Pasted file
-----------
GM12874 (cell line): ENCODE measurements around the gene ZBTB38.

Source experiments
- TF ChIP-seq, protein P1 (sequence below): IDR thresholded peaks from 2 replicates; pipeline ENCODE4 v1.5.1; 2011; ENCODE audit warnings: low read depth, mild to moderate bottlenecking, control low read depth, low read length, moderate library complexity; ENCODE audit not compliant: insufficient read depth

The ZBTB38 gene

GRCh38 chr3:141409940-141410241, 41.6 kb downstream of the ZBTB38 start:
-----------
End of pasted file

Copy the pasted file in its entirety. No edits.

GM12874 (cell line): ENCODE measurements around the gene ZBTB38.

Source experiments
- TF ChIP-seq, protein P1 (sequence below): IDR thresholded peaks from 2 replicates; pipeline ENCODE4 v1.5.1; 2011; ENCODE audit warnings: low read depth, mild to moderate bottlenecking, control low read depth, low read length, moderate library complexity; ENCODE audit not compliant: insufficient read depth

The ZBTB38 gene

GRCh38 chr3:141409940-141410241, 41.6 kb downstream of the ZBTB38 start: